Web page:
This thesis explores dynamic and collective shape construction as a new way to physicalize digital information for interactive physical displays --- i.e., shape-changing displays enabled by a swarm of collective elements. Through physical form of digital objects, the user can directly touch, grasp, and manipulate digital information through rich tangible and embodied interactions, but at the same time, such physical objects can dynamically change their shape for an interactive computer display and interface through collective shape construction and transformation with a swarm of elements. The goal of this thesis is to envision and illustrate how such an interface might support human activities by transforming physical forms at various sizes, from millimeter to meter scale.
To achieve this goal, this thesis introduces collective shape-changing interface, a new type of shape-changing interfaces constructed by discrete, collective, physical elements. This proposed approach promises to address the current limitations of shape-changing interfaces --- wherein a swarm of modular elements enables us to decompose the large, monolithic shape-changing objects into a set of simple, distributed elements. At the same time, their swarm behaviors enable us to make an unbounded shape transformation for expressive representation. This thesis contributes to the first exploration of this new class of shape-changing interfaces and proposes two approaches: active and passive shape construction. In active shape construction, collective elements can dynamically move and reconfigure themselves to construct a three-dimensional shape. Passive shape construction instead leverages external actuation to assemble and transform collective passive objects for dynamic shape creation. I explore and demonstrate how active and passive collective shape construction can be used as a future of computer interfaces, by developing various prototypes built on top of novel hardware and software platforms. Given these investigations, I discuss the design implications and possible research directions towards the future of collective shape-changing user interfaces.
What if computer displays can represent information not only graphically but also physically? What if such physical forms of information could be as malleable and programmable as the pixels on a computer screen? If so, it could be used as a dynamic physical medium to interact with the digital world.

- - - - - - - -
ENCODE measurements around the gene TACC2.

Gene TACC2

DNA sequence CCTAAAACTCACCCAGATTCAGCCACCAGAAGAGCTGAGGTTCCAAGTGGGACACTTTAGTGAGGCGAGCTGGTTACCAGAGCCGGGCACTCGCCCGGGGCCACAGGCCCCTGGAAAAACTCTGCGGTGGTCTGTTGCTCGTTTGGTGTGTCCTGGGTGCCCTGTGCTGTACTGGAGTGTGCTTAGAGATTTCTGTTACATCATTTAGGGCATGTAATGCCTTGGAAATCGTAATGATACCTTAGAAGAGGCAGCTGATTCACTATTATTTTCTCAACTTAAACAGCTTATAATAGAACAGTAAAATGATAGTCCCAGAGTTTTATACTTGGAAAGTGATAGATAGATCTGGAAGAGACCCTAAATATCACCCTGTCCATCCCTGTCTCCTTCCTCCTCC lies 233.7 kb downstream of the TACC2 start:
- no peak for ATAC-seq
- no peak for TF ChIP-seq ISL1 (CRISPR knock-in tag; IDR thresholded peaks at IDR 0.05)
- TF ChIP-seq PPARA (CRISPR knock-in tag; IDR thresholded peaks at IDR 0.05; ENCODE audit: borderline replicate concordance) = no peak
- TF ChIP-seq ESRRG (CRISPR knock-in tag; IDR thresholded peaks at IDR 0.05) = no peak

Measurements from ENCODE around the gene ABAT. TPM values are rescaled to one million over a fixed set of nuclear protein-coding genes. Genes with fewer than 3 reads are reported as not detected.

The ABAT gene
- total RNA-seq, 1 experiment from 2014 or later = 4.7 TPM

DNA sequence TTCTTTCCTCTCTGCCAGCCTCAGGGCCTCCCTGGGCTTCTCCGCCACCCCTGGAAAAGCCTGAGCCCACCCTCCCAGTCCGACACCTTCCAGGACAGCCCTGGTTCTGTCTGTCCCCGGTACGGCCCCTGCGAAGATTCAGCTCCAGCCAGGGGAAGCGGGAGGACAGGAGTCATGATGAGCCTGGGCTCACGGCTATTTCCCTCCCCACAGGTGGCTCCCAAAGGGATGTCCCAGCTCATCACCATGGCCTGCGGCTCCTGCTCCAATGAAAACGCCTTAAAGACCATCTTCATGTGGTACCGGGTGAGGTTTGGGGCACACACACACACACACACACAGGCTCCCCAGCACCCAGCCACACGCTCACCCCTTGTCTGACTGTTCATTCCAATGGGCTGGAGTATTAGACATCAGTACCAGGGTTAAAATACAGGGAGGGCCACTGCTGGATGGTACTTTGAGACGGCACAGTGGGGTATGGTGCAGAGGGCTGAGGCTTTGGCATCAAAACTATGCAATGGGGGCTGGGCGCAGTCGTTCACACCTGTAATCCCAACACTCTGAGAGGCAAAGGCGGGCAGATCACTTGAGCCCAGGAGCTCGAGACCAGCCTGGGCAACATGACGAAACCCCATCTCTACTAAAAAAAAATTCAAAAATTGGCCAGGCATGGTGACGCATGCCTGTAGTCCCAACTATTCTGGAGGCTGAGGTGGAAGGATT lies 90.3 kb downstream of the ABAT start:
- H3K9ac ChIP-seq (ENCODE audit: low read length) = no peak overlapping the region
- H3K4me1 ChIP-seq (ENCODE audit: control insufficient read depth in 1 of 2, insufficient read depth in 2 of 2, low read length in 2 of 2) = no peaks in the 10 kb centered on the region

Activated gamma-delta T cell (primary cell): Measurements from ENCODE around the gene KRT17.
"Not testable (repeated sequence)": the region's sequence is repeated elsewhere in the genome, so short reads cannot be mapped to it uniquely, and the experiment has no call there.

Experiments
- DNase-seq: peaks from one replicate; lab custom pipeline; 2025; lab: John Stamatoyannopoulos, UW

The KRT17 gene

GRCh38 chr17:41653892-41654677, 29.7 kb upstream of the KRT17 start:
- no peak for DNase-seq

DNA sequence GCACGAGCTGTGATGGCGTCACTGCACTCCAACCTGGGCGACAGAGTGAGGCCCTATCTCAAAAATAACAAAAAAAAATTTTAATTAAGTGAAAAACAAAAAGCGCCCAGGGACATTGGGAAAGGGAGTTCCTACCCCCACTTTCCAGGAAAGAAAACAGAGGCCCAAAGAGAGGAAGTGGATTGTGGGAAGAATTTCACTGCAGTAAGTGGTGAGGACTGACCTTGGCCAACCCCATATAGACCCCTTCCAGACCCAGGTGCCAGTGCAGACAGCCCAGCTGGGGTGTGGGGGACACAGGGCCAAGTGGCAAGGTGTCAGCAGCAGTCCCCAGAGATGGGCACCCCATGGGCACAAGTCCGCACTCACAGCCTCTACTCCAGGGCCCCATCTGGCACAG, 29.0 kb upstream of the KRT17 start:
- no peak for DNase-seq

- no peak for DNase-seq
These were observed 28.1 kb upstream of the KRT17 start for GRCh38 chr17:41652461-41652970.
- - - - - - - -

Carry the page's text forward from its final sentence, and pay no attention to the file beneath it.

Ivan Sutherland, a founder of virtual and augmented reality, once envisioned that the future of computer displays would be "a room within which the computer can control the existence of matter" This radical vision has inspired many researchers over the decades, as such technologies could open up a new paradigm of human-machine interfaces.
However, we are still far from this exciting future. Today's computer interfaces mostly focus on screen-based interaction, where the screens serve as a
looking window'' of the digital world --- the user can see digital information through the glass, but a barrier between what is inside (digital world) and what is outside (physical world) confines how we interact with the digital world. Current technologies do not allow us to directly touch, feel, grasp, and manipulate digital objects, in the same way that humans have done with physical objects for hundreds of thousands of years.
The goal of this thesis is to bring Sutherland's vision closer to reality by developing a new form of interactive and dynamic physical displays, and to illustrate how such an interface might support human activities by transforming physical forms and environments at various scales.
As a step toward this vision, this thesis explores dynamic and collective shape construction as a new way to physicalize digital information for interactive physical displays --- i.e., shape-changing displays enabled by a swarm of collective elements. Collective elements refer to discrete physical objects that can construct a physical, three-dimensional shape.